Eventer Leslie Law: Law & Order

Although Britain's Leslie Law mostly stayed out of the "limey-light" at Rolex 2003, his trademark quiet, purposeful riding and good horsemanship turned an initially disappointing weekend into one of solid accomplishment.

Among eventing’s sometimes larger-than-life personalities, Leslie Law is about order and understatement. His performance at the 2003 Rolex Kentucky CCI**** with two horses, for instance, happened more or less under the publicity radar while three of his countrymen waged a high-profile tussle for the top placing. Yet, to use a favorite phrase of his, at the end of the day he’d ?

Leslie Law and Shear L’Eau at 2003 Rolex Kentucky CCI****
  • compensated for a sticky start in the dressage phase with immaculate cross-country (two of only 16 double-clear trips among 55 entries) and careful show-jumping, finishing fifth?up from 15th after dressage?on worry-prone Shear L’Eau and 14th (up from 47th!) on volatile Diamond Hall Red.
  • highlighted his cross-country coup by being the first and one of the few to take the direct route over the intimidating new double corners atop the Lexington Bank.

Whatever the riding level, there’s always more to learn about every horse, and Shear L’Eau’s foot-perfect trip in particular left Leslie “terribly excited” about the Irish-bred gray’s future. Against this background, an opportunity to spend time watching and talking with Leslie during the Rolex weekend became a look inside the thinking, as well as the riding talent, that go into his producing a consistently world-class performance.

‘Riding in a Ring Comes Later’
Leslie’s career?among whose highlights are team gold in the 2001 European Championships, team bronze in the 2002 World Equestrian Games, team silver at the 2000 Sydney Olympics and a Badminton second (2000) and third (2002)?got his start when he joined Britain’s Pony Club after learning to ride at age 10. He was “bitten by the bug” of eventing as a result of Pony Club activities, helped along by hunting-field mileage: a background he says many top British eventers share. “There’s probably no better grounding for riding cross-country than going out on a cold, wet, dark winter day, slopping around in mud, and learning to tackle whatever comes your way. Riding in a ring comes later.”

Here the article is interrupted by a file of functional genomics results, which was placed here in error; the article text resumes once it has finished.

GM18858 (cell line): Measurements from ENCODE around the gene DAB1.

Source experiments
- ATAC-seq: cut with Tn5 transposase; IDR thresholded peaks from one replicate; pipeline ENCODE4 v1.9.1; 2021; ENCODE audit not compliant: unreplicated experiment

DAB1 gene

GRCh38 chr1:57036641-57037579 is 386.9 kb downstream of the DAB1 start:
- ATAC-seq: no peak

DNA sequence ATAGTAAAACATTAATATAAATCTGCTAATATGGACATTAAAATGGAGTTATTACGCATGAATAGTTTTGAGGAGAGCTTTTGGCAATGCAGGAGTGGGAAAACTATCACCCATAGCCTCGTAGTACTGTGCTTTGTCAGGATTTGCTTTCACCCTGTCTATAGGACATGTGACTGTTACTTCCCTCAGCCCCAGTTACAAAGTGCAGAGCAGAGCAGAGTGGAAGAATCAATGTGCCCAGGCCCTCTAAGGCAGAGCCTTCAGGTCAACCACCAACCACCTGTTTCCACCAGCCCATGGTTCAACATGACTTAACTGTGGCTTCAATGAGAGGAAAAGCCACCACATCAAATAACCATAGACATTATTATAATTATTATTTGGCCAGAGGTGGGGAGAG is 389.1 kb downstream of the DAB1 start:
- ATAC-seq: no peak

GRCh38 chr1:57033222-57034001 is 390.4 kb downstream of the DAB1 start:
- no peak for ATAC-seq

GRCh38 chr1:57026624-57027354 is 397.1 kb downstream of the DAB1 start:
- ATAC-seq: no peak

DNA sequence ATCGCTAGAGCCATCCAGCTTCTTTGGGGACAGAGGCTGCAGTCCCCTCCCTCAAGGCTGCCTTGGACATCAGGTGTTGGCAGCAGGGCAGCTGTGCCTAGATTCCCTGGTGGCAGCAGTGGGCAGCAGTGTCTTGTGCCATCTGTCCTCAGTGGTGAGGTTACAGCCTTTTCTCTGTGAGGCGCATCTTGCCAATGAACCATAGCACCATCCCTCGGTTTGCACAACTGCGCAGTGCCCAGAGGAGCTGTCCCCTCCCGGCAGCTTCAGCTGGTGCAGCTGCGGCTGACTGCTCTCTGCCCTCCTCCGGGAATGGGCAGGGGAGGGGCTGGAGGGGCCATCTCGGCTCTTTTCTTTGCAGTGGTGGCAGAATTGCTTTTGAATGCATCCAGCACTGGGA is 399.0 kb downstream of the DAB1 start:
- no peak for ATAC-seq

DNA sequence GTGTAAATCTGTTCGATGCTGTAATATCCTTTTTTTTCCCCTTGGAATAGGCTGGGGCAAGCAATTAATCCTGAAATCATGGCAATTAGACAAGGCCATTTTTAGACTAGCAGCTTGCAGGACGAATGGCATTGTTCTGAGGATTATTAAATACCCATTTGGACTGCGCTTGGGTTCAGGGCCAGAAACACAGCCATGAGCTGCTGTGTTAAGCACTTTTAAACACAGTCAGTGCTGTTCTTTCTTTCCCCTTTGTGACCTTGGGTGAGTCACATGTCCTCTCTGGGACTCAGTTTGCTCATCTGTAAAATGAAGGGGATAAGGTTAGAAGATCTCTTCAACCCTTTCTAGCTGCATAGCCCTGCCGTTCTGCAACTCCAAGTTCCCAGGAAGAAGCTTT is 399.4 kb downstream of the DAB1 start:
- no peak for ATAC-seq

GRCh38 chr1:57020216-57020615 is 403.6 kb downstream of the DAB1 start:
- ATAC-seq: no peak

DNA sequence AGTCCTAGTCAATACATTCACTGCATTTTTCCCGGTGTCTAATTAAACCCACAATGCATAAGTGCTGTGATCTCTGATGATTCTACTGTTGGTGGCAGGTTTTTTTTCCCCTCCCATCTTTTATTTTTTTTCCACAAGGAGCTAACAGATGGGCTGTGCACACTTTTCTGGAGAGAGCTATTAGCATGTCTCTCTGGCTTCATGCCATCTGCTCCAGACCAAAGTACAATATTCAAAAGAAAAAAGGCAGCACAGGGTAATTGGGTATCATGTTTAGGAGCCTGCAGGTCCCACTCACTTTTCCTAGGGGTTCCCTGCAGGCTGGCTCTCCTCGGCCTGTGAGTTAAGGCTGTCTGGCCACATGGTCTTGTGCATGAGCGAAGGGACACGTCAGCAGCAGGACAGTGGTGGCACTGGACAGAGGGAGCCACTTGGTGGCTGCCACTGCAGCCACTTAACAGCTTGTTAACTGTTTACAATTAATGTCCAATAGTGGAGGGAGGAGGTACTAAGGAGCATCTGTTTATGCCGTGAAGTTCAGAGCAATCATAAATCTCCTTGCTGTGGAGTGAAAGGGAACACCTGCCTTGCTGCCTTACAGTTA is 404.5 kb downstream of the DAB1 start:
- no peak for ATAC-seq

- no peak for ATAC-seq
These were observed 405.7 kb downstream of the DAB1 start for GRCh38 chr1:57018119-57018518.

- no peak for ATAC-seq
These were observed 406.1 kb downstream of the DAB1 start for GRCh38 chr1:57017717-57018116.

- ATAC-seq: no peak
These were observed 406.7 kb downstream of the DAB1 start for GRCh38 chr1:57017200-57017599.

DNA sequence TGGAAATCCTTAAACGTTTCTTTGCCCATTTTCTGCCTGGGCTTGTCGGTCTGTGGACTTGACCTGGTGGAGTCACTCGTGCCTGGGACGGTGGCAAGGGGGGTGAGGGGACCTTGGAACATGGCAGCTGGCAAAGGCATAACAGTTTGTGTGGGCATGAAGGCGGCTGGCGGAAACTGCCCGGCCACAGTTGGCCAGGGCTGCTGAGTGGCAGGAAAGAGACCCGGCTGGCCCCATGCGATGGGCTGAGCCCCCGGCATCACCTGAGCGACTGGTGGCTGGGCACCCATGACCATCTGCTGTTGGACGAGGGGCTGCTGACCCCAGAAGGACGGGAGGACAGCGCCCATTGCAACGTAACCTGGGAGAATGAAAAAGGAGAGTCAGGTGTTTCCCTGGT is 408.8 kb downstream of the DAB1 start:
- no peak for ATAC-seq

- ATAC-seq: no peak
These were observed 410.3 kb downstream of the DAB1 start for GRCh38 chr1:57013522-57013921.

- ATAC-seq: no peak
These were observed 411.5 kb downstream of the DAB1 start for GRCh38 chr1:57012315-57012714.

His parents provided plenty of support, though not the financial kind. “My father had a small transport business; my mother did the secretarial and book work. They couldn’t afford to buy me good horses, but they’ve been very good at encouraging me in what I wanted to do. It was up to me to find a solution to the problem of getting access to horses.”

To build a foundation in the sport, Leslie also needed access to quality training. “I think it’s very important in the early days to base yourself with a good professional rider and learn the trade?not only the riding aspects but the business side, how to work with owners?before you try to set out on your own.” An opportunity to do just that arose in 1983, when, near his parents’ home in Hay-on-Wye, 18-year-old Leslie happened to meet Virginia-based jumper rider Ian Silitch. Their conversation, comparing US and British systems, resulted in an invitation to come to Ian’s as a working student.

Thanks to Ian, Leslie spent “a very beneficial two years” in the States. “I learned to ride in a soft, forward seat with the horse’s rhythm, using very little hand. On the US hunter/jumper circuit, I wateched great riders like Rodney Jenkins, Leslie Burr [now Howard], Conrad Homfeld and Joe Fargis. I did very little competing, but I rode Ian’s horses?mostly American Thoroughbreds then?at home. Watching at ringside what he was doing so well helped me visualize what he was trying to educate me in. The more you can see how different people do different things, the more goes into your own riding ‘encyclopedia.'”